1. Under 4111(i)(4)(D)(i): “a final investment-related, consumer-initiated customer arbitration award in which the member was a named party”
  2. Under 4111(i)(4)(D)(ii): “a final investment-related civil judicial matter that resulted in a finding, sanction or order”
  3. Under 4111(i)(4)(D)(iii): “a final regulatory action that resulted in a finding, sanction or order, and was brought by the SEC or CFTC, other federal regulatory agency, a state regulatory agency, a foreign financial regulatory authority, or a self-regulatory organization”
  4. 4111(i)(4)(D)(iv): “a criminal matter in which the member was convicted of or pled guilty or nolo contendere (no contest) in a domestic, foreign, or military court to any felony or any reportable misdemeanor”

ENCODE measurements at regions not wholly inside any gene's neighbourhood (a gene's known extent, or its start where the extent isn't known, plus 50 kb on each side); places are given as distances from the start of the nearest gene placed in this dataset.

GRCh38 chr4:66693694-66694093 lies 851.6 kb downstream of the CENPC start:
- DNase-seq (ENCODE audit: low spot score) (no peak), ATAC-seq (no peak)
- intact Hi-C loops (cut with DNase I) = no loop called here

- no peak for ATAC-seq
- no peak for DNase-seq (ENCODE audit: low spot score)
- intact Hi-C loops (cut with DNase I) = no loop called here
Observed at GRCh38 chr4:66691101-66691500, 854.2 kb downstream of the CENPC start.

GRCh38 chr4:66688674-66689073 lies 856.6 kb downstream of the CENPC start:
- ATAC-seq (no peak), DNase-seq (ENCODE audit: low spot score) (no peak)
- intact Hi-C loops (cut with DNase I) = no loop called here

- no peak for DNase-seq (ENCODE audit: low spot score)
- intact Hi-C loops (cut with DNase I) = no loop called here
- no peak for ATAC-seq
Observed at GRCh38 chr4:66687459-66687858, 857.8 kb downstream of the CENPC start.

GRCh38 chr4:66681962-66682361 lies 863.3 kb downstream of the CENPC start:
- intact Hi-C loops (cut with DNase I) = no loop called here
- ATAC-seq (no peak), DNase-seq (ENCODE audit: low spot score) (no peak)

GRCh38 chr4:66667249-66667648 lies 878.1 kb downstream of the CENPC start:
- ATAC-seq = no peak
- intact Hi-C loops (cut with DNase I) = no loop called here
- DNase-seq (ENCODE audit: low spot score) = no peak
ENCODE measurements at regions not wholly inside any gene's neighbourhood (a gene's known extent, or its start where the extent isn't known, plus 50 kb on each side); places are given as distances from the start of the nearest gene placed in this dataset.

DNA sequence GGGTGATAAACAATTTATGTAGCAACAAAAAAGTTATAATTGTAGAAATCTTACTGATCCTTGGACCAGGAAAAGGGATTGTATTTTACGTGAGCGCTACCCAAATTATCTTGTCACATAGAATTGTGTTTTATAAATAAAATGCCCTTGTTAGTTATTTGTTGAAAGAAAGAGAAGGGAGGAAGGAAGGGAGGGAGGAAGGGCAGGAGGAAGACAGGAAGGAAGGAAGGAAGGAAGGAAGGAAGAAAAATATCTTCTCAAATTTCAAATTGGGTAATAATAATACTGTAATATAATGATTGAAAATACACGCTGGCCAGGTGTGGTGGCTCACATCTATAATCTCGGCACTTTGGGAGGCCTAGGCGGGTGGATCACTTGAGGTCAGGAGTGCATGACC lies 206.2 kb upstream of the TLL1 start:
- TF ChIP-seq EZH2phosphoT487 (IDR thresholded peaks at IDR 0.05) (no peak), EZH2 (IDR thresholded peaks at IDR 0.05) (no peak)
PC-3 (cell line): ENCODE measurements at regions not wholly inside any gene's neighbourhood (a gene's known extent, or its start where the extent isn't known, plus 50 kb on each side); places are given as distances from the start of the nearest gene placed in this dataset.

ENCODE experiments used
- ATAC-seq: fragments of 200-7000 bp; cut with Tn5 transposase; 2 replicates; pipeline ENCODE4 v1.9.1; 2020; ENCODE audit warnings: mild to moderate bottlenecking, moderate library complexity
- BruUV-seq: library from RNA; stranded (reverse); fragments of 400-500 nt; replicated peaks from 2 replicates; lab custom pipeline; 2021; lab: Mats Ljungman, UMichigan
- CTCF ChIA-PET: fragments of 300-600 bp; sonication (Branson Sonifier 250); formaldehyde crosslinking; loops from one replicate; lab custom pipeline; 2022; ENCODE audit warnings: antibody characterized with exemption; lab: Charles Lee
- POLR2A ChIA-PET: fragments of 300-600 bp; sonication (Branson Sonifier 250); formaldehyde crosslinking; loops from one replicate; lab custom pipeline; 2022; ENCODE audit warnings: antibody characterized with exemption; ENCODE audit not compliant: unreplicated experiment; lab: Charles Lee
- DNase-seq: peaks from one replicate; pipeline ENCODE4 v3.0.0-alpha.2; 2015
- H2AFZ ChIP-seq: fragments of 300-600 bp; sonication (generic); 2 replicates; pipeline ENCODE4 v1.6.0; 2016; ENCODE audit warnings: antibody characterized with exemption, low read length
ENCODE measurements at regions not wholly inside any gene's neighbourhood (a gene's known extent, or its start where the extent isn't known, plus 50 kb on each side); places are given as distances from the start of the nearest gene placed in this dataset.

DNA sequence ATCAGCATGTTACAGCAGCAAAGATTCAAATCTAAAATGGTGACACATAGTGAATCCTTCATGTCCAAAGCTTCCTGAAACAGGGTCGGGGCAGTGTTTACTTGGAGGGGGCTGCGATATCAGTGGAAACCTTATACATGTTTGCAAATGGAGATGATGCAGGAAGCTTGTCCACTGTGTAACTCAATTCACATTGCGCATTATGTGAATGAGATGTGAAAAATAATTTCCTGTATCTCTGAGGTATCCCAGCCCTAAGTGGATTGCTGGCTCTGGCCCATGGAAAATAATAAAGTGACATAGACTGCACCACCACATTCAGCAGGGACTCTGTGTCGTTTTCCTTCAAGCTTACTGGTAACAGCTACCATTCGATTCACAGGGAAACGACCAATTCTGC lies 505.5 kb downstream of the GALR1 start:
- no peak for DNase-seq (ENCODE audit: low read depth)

Member Firm Pending Event.  Again, as the term suggests, these are the BD equivalent of the Register Person Pending Events.  There are three of them:

  1. Under 4111(i)(4)(E)(i): “a pending investment-related civil judicial matter
  2. Under 4111(i)(4)(E)(ii): “a pending regulatory action that was brought by the SEC or CFTC, other federal regulatory agency, a state regulatory agency, a foreign financial regulatory authority, or a self-regulatory organization”
  3. Under 4111(i)(4)(E)(iii): “a pending criminal charge associated with any felony or any reportable misdemeanor”